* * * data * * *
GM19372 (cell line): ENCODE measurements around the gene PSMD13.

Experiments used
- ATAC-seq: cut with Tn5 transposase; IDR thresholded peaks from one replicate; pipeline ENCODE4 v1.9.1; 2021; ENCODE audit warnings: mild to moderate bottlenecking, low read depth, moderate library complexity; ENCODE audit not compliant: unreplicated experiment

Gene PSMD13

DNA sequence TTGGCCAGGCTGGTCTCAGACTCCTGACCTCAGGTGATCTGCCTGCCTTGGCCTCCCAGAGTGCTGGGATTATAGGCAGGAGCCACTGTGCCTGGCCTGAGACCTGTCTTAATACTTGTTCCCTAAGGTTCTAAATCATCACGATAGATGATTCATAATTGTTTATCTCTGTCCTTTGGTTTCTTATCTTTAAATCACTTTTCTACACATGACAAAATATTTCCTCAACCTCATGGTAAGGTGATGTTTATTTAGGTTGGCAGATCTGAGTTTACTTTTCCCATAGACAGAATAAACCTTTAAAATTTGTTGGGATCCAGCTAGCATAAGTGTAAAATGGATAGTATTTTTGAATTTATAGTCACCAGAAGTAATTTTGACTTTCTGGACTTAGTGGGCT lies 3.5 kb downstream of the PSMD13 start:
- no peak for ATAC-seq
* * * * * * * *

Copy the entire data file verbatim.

GM19372 (cell line): ENCODE measurements around the gene PSMD13.

Experiments used
- ATAC-seq: cut with Tn5 transposase; IDR thresholded peaks from one replicate; pipeline ENCODE4 v1.9.1; 2021; ENCODE audit warnings: mild to moderate bottlenecking, low read depth, moderate library complexity; ENCODE audit not compliant: unreplicated experiment

Gene PSMD13

DNA sequence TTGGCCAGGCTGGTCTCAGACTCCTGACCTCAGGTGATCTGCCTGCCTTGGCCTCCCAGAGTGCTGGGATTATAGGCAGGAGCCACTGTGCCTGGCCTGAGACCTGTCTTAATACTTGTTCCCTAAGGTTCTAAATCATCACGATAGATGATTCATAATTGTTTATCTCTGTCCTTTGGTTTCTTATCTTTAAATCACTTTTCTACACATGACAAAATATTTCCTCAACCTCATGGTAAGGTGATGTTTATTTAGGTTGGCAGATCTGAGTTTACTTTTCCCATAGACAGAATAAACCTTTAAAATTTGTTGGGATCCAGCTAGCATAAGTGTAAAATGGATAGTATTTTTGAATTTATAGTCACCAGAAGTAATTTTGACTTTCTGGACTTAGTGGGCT lies 3.5 kb downstream of the PSMD13 start:
- no peak for ATAC-seq